Tuesday 2 June 2015
How do we know that you won't take the money and run, leaving us with no Country Park?
We've specifically asked Kirklees to consider ring-fencing funds from land sales to the Park. If our land is accepted, this means that there will be specific, contractual provisions between the Estate and Kirklees Council that will deal with the scale and application of the funds.
Will a Country Park mean that, in effect, we’ll have to pay to walk on public footpaths?
There will be no charge for entering Farnley Country Park or using the proposed walking, riding, cycling track. One of the founding values of Farnley Country Park is to create a green open space to benefit the people of Huddersfield and beyond. We want more people to have the opportunity to enjoy this beautiful part of the countryside. In that sense, the vision is based upon opening up the land, not fencing it off. We will, however, need to preserve and protect flora and fauna at certain times of the year, and have areas of land set aside for farming activities to continue safely.
It’s true that some country parks charge an entry fee, which is usually used for the upkeep of the park. We’ve avoided this by planning a sinking fund (see previous FAQ) that will be used for the ongoing maintenance and development of Farnley Country Park. As you’d expect, however, commercial activities, such as bike hire and aerial adventures will incur a market cost.
We already have access to these footpaths – why do we need a country park?
It’s true that much of the 17-mile circuit we’re proposing includes existing public footpaths, however the state of these paths and ease of access varies considerably. With the Council facing increasing financial pressure, it could be that funding for the upkeep of public footpaths decreases further. In addition, these footpaths are not always accessible for everyone, and few can be used by people on bikes or in wheelchairs.
By including these paths in Farnley Country Park, we can make sure that they are multi-use, and provide access for all. Rather than losing public footpaths, this is a way of making sure that we have high quality, public access to the countryside.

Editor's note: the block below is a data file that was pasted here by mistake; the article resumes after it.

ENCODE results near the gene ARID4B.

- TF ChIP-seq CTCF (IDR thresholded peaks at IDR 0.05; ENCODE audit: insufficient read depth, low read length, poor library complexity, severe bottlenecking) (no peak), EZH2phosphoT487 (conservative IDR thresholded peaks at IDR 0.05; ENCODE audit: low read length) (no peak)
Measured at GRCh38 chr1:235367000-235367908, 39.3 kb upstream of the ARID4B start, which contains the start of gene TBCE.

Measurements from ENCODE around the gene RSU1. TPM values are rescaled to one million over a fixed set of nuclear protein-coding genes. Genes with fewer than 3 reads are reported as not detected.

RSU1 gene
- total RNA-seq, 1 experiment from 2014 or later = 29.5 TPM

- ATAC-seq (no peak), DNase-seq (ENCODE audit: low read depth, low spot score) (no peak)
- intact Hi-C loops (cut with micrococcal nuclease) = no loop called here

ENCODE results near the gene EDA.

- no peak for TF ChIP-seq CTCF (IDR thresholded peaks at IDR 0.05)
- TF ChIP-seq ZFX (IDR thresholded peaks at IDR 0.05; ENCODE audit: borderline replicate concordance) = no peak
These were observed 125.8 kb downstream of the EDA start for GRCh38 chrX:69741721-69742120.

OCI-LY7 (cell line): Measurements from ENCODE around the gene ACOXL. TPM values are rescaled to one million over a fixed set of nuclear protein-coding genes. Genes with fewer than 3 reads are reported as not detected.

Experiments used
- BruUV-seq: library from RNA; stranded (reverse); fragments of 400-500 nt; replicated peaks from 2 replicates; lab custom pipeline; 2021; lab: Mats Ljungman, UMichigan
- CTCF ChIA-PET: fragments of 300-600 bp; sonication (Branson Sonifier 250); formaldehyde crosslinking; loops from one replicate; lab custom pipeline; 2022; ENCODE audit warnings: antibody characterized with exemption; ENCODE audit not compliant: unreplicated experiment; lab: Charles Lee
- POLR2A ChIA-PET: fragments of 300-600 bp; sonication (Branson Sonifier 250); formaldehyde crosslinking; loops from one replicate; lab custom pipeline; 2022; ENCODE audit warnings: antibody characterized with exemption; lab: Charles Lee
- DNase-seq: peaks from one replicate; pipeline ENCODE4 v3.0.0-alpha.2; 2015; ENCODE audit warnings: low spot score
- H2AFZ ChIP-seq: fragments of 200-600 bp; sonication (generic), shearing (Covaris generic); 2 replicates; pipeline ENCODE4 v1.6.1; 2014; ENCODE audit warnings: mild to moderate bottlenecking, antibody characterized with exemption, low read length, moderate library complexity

There’s also more to a Country Park than just footpaths. As a result of the land being farmed for the past 500 years, Farnley Estates is mostly private land and not open to the public. We want to change this so that more people have access to even more of this stunning land. Also, we want to give people a reason to come and stay at Farnley Country Park, so that they explore the wider region. We want to attract tourism to the area that will provide economic benefit to Huddersfield and the people who live here.
South Kirklees always gets the investment. What about people in North Kirklees?
While we can’t change the geographical location of Farnley Country Park, we want it to be somewhere that everyone in the local area and beyond can visit. We’ve spoken with public transport operators and there are good links by train to the area. In the future, we also see an opportunity to investigate linking Farnley Country Park with Huddersfield town centre and North Kirklees through cycle paths.
Tuesday 26 May 2015
Why can't you leave this tranquil part of the country as it is?
Maintaining this vast area of land in good condition takes a great deal of time and money. Despite popular belief, woodlands and grasslands need to be managed to keep them healthy and attractive to wildlife. Leaving the land alone is not an option.
In the past, revenue from farming has paid for the up-keep of the land, but we can't rely on this in the future, due to the decline in farming. As we explain in another question, today there are only 3 farms on the Estate, including the home farm, (sadly, one of our farmers died earlier this year). We need to take a long term approach, and our 25-year plan will make sure that the land is environmentally and financially sustainable in the future.
Friday 22 May 2015
The housing issue update
Our aim is to be open as possible about how the Park will be paid for, and the compromise regarding car parking and facilities that will be required to enable people to use the land in a sustainable way.
We recognise that, understandably, this is one of the key issues for many people. For this reason, we’ve taken further advice on how much we can say without prejudicing the process that Kirklees Council is required to go through.
As a result, below is a more comprehensive answer to the questions we’ve received about housing.
We need to start by saying that the location and number of any new homes is essentially a planning matter, which will be determined by Kirklees Council in its new Local Plan.
It has, however, already been reported in the Huddersfield Examiner that inevitably there will be housing on green belt land.
What we're saying is, if this will happen anyway, lets get a country park out of it.